In NEUN LEBEN HAT DIE KATZE I chose the characters as types: the not-yet-married professional woman, the recent divorcee confused about her future, the career woman, the deceived wife and the ultimate dream woman — a legendary Circe. In this film the women seem to be sleeping because each thinks only of herself and that she has an advantage over the other. Each one thinks she has a recipe for happiness, or that being unhappy is her own fault because she's too dumb to be happy. In other words, these women cannot see their anxieties as having something to do with the society in which they live. They exhibit a lack of knowledge about how one could behave differently. In my films now, the characters perceive each other more clearly and recognize their shared misery as something they don't have to be ashamed of — as in ERIKAS LEIDENSCHAFTEN.
I haven't made a film since 1977. I worked for four years on a script which was rejected in blatant censorship by funding sources everywhere. Apparently my personal radicalism must have shocked producers who consider themselves “feminist." What I perceive as radical is to do away with taboos, to write down my dreams and images.
My script, KILLERTANGO, deals with three women — a grandmother, her daughter and her granddaughter — and the pressure passed on from one generation to the next to fulfill contradictory demands. Dramaturgically I made the mother die, so as to free the daughter. It had to happen in a way that would teach the daughter something. That is, the mother died accidentally, when she sucked her lover's penis and he held her so tightly that she suffocated. For me this symbolized the daily suffocation millions of women experience as the result of male demands. Apparently this image was so violent that everyone rejected it out of hand. I am unwilling to drop it. Every artist reaches a point where she either accepts the conditions for continuing her work, conditions which make her lose track of the broader picture, or she refuses to compromise. (Translator's note: KILLERTANGO was never funded, and Stöckl has given up on the project.)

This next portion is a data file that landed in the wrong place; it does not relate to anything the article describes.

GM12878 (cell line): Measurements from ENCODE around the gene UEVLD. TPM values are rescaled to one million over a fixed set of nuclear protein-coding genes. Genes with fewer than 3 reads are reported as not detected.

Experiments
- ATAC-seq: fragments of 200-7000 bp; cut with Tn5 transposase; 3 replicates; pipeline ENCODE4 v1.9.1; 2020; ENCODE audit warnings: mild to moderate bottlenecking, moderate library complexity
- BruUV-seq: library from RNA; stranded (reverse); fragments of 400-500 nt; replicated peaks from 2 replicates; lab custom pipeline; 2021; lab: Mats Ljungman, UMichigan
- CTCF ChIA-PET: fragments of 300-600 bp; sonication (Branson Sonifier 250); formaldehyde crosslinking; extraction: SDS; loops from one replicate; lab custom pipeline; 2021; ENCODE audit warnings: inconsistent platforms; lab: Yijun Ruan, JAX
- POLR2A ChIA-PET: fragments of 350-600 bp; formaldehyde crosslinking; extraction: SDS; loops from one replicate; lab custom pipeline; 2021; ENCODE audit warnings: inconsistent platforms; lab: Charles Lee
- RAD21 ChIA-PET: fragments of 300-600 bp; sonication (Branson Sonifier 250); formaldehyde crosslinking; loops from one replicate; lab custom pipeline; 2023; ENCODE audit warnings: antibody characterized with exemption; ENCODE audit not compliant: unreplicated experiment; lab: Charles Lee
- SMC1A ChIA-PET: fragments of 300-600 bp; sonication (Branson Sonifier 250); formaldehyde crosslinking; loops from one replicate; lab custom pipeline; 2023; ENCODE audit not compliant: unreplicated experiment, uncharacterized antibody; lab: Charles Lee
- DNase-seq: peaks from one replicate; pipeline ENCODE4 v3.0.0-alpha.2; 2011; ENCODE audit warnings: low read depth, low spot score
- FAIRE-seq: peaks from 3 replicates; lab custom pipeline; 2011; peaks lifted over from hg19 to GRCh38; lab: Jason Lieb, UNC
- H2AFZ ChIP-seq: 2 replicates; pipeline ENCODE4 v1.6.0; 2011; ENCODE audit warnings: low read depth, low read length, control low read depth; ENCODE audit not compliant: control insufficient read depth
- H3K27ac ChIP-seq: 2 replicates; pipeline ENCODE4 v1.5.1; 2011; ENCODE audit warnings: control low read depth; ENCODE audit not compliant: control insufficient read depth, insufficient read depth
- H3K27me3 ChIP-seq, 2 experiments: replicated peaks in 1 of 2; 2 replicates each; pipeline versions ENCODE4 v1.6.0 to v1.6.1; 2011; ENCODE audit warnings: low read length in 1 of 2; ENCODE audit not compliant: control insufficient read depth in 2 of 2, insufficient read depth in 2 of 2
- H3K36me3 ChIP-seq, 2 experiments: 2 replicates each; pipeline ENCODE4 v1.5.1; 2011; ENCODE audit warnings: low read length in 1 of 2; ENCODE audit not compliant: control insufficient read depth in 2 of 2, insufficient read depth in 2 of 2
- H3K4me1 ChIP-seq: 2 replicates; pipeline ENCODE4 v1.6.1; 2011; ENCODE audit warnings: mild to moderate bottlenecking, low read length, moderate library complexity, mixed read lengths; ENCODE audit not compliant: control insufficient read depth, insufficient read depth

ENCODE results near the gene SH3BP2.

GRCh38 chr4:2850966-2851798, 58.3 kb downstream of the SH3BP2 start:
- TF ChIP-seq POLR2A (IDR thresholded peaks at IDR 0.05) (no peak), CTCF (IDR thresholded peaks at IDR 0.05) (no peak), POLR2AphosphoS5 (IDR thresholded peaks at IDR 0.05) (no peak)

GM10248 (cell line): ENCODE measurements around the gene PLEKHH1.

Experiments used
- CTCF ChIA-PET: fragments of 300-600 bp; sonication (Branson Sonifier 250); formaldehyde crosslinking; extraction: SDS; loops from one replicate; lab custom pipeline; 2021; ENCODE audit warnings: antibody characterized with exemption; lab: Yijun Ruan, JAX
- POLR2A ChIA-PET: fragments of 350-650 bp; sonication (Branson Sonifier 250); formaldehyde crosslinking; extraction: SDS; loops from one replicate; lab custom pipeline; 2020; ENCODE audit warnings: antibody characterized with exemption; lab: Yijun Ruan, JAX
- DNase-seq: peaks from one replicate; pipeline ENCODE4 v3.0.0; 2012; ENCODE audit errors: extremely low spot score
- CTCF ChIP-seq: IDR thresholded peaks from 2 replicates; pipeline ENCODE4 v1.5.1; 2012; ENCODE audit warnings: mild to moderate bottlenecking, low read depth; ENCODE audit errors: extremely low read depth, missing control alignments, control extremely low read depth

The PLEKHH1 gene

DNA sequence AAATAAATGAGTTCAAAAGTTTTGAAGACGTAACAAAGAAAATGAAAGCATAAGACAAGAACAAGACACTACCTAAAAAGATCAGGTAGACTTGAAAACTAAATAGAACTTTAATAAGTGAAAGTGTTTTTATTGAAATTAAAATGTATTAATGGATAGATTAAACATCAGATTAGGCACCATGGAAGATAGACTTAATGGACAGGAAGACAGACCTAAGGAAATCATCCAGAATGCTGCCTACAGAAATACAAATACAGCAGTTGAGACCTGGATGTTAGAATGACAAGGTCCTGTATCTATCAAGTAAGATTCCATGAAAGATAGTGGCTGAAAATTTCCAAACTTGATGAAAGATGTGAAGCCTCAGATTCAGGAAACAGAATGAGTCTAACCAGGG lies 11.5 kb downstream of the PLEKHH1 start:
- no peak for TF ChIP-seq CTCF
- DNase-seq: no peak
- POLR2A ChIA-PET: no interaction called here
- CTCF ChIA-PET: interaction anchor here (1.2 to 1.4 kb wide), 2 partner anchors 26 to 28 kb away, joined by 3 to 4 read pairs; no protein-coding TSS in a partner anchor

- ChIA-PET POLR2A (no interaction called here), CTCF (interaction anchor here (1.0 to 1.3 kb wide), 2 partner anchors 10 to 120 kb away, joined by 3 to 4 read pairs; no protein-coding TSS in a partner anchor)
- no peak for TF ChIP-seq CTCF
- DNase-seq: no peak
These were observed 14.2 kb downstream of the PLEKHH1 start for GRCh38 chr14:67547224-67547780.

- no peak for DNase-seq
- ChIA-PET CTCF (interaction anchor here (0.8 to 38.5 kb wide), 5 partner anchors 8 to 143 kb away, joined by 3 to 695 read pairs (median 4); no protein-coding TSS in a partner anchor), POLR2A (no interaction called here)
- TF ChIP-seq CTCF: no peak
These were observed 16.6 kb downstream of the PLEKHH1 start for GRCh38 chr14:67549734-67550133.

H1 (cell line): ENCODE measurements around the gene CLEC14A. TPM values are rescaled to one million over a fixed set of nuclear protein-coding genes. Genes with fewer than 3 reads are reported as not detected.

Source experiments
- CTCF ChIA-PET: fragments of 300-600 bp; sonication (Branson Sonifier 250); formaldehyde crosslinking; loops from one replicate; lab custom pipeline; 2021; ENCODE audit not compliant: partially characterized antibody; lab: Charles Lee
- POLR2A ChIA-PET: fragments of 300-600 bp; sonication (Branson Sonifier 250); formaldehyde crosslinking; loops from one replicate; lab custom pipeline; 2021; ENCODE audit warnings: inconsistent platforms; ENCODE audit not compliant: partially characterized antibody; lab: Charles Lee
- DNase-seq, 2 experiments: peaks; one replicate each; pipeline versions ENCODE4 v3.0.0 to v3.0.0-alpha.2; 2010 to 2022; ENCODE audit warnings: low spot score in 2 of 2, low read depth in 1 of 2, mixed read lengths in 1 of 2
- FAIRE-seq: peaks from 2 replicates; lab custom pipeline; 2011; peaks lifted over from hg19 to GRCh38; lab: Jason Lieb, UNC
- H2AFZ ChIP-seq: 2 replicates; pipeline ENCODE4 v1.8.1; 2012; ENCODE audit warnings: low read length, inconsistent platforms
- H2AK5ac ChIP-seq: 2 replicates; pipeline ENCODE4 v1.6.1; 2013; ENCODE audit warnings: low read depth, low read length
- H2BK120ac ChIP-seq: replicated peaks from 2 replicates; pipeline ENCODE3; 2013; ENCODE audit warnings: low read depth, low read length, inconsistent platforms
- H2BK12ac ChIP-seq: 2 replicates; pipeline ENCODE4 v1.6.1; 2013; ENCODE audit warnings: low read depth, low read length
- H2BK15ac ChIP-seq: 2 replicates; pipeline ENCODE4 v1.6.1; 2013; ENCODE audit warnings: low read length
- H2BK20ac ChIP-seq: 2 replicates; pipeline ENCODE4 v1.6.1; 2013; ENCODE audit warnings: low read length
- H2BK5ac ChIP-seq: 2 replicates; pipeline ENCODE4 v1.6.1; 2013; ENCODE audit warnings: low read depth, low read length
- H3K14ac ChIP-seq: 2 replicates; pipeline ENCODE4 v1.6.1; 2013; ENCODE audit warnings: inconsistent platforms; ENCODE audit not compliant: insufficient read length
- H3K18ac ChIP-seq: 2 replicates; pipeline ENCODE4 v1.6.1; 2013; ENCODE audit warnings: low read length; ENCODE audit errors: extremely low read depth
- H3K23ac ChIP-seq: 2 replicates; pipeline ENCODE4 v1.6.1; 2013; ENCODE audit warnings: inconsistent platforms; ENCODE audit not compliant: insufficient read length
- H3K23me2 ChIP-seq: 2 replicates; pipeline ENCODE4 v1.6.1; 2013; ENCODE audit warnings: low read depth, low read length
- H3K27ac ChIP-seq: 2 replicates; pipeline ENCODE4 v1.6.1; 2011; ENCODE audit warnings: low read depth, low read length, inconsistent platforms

I have never been active in the women's movement and have been criticized frequently for that. Yet the women's movement developed parallel to me. I was already making films when it began to organize and formulate goals. I considered radical separatism absurd. Moreover, the leaders of the organized women's movement in West Germany completely ignored my work. Indeed the fact that I had already achieved what they were still struggling for was counted against me. For them I was a "man's woman.” In any case, I need a certain amount of independence and my commitment is more meaningful through my film work.
I have often been asked why I don't make films about women workers. The answer is directly related to my feelings about the left. In West Germany it was purely a student movement. Although I studied at the Film Institute for five years, I was never really a student and saw the left as elitist. Our aims were the same, but they were so involved in their word games and their struggles with one another were uninteresting. In the women's movement, too, women can never come together around common goals. However, I do confront the ideas of both groups as the very basis of my work.
In the film scene, documentary realism continues to rule, and imagination is unwanted because no one pays for it. The films we see are the ones "allowed." To make those, you don't need imagination. Backers are so confused about their ability to judge that they have lost all their courage. Behind every film lies the commercial question: "How much will it earn?" Ten years ago we experienced a paradise in filmmaking, but now we face an enormous bureaucracy. It is not that we are explicitly persecuted as radicals, but you don't live without fear in a country which keeps everything on file.